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    ABW (Activity-Based Working): The New open Office

    James McDonald

    An open office concept is meant to inspire creativity and collaboration amongst colleagues. But the reality is that an open office is not appropriate for every business. Employees might struggle with the noise, lack of privacy and frequent interruptions — all of which can impact their productivity and satisfaction.

    That’s why many companies are turning to a hybrid approach, one that combines a range of spaces for employees to access and rotate between.

    Here, we’ll look at one such approach — activity-based working (ABW) — and the reasons organizations are making the switch.

    ABW Accommodates Extroverts and Introverts

    For most extroverts, an open office concept is a dream come true. The absence of cubicles and other barriers results in a more lively environment and means more opportunities to interact with coworkers. For introverts, however, it's less than ideal. Introverts tend to prefer working in a quieter environment where they can insulate themselves from the hustle and bustle of the office.

    With an activity-based working (ABW) environment, you have the best of both worlds. Extroverts have their open spaces to collaborate and brainstorm with others, while introverted employees (or extroverts who need a short reprieve) have areas where they can work in private. Striking this balance results in a happier and more productive workforce.

    ABW Gives the Workforce Options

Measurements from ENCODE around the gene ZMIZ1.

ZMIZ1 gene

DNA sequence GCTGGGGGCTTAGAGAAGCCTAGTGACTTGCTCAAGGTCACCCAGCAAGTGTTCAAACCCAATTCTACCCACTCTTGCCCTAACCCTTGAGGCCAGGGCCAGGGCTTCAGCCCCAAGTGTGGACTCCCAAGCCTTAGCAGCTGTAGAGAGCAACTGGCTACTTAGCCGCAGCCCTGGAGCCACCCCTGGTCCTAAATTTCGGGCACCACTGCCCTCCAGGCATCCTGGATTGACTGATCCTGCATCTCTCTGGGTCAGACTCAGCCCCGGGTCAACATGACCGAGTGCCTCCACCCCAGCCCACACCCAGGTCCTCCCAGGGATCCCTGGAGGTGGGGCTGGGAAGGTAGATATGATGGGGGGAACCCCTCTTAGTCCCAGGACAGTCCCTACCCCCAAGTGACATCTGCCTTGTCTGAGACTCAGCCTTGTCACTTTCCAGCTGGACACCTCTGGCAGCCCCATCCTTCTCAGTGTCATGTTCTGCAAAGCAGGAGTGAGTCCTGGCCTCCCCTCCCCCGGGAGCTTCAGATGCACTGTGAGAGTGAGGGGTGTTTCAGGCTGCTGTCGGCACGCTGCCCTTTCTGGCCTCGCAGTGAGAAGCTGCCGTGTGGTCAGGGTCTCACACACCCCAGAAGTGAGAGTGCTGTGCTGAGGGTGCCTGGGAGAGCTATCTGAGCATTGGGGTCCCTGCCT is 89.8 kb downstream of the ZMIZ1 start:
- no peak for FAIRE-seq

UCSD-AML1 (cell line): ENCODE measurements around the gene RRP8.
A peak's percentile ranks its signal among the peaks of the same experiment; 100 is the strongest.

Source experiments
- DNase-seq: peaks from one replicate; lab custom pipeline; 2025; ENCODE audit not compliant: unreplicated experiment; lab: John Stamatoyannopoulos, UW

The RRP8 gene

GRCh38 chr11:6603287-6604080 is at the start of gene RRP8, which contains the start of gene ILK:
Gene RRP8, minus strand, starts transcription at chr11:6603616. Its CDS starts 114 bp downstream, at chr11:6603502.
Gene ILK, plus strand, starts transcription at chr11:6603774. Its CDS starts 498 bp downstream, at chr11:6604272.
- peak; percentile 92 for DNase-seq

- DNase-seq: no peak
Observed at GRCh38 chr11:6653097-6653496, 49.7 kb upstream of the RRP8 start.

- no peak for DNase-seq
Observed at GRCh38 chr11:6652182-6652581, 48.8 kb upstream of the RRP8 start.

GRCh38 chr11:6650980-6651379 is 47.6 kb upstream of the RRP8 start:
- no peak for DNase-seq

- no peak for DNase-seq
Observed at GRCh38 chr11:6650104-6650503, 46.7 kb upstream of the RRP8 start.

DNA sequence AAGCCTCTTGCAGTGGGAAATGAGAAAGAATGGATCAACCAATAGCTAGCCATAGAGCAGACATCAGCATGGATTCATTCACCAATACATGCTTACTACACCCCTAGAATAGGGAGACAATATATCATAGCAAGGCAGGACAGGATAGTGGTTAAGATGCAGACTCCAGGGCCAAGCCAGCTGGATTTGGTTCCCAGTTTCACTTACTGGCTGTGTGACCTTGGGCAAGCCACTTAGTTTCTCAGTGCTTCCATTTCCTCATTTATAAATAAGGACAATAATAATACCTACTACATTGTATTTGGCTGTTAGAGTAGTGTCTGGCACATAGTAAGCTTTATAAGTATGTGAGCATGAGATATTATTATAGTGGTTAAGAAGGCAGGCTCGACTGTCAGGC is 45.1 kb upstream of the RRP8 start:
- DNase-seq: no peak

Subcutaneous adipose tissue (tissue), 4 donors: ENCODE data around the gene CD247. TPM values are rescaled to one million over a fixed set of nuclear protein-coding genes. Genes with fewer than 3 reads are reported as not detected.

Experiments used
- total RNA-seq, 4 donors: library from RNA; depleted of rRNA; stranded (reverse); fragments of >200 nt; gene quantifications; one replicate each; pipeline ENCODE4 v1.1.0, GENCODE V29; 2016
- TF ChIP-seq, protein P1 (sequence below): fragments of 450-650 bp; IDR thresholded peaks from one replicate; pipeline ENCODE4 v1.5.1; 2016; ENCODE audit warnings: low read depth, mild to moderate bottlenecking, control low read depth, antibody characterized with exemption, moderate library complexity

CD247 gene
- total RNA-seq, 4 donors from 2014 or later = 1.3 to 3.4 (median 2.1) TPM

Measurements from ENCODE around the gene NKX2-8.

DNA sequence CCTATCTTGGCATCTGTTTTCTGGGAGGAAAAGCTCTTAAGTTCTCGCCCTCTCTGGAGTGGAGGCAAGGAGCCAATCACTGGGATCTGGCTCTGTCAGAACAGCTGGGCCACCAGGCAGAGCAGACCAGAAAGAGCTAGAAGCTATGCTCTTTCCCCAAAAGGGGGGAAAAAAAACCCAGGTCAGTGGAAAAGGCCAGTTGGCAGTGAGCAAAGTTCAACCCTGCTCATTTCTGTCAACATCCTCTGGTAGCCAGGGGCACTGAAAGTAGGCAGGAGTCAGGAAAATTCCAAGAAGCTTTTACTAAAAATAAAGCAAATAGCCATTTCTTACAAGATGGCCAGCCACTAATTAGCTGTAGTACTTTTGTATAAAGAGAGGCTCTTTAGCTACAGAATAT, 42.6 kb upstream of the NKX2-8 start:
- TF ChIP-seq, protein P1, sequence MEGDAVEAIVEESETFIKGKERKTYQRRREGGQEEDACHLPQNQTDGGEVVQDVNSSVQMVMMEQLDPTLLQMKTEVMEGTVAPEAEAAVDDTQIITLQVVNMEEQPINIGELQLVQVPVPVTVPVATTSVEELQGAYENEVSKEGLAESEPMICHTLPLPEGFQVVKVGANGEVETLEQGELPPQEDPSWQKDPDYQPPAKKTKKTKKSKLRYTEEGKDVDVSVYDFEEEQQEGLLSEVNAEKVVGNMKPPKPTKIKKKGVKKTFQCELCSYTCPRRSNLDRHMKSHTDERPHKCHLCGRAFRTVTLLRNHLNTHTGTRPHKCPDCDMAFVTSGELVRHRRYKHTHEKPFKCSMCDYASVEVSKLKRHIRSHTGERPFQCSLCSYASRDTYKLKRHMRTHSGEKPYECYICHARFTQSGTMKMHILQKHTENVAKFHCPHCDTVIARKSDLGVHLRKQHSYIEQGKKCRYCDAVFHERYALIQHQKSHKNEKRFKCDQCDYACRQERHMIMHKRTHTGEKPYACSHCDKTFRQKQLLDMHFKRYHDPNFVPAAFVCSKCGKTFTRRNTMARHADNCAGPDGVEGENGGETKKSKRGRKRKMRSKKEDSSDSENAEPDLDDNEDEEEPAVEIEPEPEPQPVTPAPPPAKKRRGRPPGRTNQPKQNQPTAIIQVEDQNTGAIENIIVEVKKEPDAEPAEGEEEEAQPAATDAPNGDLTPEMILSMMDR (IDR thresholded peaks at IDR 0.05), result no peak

Most of the space in an open office will be dedicated to the area occupied by employee desks. However, in addition to the quiet spaces above, it’s important to offer a variety of other spaces, as well. For example:

    • Small huddle rooms for private one-on-one conversations
    • “Phone booths” – i.e. designated areas for employees to take personal calls
    • Breakout areas for collaboration and discussion
    • Comfortable spaces for relaxing and socializing

    Activity-based working (ABW) gives employees the option to move around the office and settle down in workspaces specifically designed to complement their work style. This freedom not only makes employees more accepting of the workplace environment, but it can certainly have a positive influence on the employee experience in general.

     

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    It's Easier to Gain Buy-In For Activity-Based Working 

    Even minor updates to the workplace can make change-averse employees apprehensive. So when you’re pitching the ideal of a complete overhaul to the office environment, it’s likely you can expect quite a bit of pushback.

    What’s beneficial about activity-based working is that it empowers employees. By choosing when and where they want to work, employees gain a sense of ownership and feel more in control of their workday. Such flexibility improves the chances that they will buy into the new office management style.

    With ABW, businesses can cater to the needs of their employees no matter which work style they prefer. For this workplace model to be successful, it’s important that employees are equipped with tools and resources to help them adjust to their new environment. That means giving them smart technology that allows them to easily locate colleagues and reserve workspaces — resources that are sure to garner further support.

    Want to learn more about how companies like Sodexo, Genentech and Hershey updated their workplace strategy to meet the needs of a changing workforce? Check out our latest eBook, Building the Workplace of the Future.

    James McDonald

    ABOUT THE AUTHOR

    James McDonald

    James McDonald is a sports enthusiast, brother in Christ and once swam in a tank with the infamous TV sharks.

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